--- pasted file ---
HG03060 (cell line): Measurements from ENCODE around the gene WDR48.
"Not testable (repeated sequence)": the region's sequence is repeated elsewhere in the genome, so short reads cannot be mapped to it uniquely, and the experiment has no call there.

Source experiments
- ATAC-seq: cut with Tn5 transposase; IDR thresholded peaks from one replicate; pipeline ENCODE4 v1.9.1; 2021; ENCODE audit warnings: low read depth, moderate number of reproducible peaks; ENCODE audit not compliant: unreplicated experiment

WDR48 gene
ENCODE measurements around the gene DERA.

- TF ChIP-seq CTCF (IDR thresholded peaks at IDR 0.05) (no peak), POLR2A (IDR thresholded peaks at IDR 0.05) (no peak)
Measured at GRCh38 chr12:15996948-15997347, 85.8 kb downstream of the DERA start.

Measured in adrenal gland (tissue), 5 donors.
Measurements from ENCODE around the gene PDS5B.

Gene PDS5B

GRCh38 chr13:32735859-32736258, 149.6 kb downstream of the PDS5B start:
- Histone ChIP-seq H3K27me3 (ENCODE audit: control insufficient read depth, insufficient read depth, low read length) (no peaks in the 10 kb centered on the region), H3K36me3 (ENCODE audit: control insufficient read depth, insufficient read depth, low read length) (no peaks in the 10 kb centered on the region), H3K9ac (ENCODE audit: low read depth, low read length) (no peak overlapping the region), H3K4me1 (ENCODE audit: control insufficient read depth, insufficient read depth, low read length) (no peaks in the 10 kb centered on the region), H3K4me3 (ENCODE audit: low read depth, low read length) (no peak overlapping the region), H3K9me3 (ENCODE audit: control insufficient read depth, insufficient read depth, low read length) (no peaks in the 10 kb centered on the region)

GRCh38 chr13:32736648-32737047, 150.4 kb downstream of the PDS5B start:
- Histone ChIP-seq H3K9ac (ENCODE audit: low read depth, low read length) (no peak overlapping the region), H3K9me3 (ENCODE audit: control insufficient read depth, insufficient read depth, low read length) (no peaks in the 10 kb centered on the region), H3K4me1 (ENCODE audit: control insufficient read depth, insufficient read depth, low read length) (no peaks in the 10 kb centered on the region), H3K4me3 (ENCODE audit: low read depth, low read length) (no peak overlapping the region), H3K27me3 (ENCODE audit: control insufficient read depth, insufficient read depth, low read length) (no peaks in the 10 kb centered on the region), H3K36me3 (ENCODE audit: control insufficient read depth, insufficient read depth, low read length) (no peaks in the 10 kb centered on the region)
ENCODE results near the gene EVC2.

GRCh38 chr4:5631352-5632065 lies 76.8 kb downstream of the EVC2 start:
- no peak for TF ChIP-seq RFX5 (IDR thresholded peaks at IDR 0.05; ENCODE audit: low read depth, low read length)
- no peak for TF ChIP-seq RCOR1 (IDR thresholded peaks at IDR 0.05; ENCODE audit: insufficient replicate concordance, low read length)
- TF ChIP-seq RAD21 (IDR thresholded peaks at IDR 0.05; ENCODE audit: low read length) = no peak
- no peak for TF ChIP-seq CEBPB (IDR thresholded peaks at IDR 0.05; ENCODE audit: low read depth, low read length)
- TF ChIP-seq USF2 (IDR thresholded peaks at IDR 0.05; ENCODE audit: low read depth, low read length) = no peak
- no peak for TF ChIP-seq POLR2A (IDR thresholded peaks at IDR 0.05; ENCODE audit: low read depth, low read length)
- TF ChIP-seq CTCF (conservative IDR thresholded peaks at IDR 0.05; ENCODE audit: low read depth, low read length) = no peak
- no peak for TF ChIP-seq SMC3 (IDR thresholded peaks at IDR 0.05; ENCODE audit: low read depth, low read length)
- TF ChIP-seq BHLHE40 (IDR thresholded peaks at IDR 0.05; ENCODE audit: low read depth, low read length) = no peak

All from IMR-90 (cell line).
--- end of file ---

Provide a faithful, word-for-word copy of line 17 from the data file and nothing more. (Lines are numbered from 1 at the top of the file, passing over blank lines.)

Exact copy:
GRCh38 chr4:5631352-5632065 lies 76.8 kb downstream of the EVC2 start: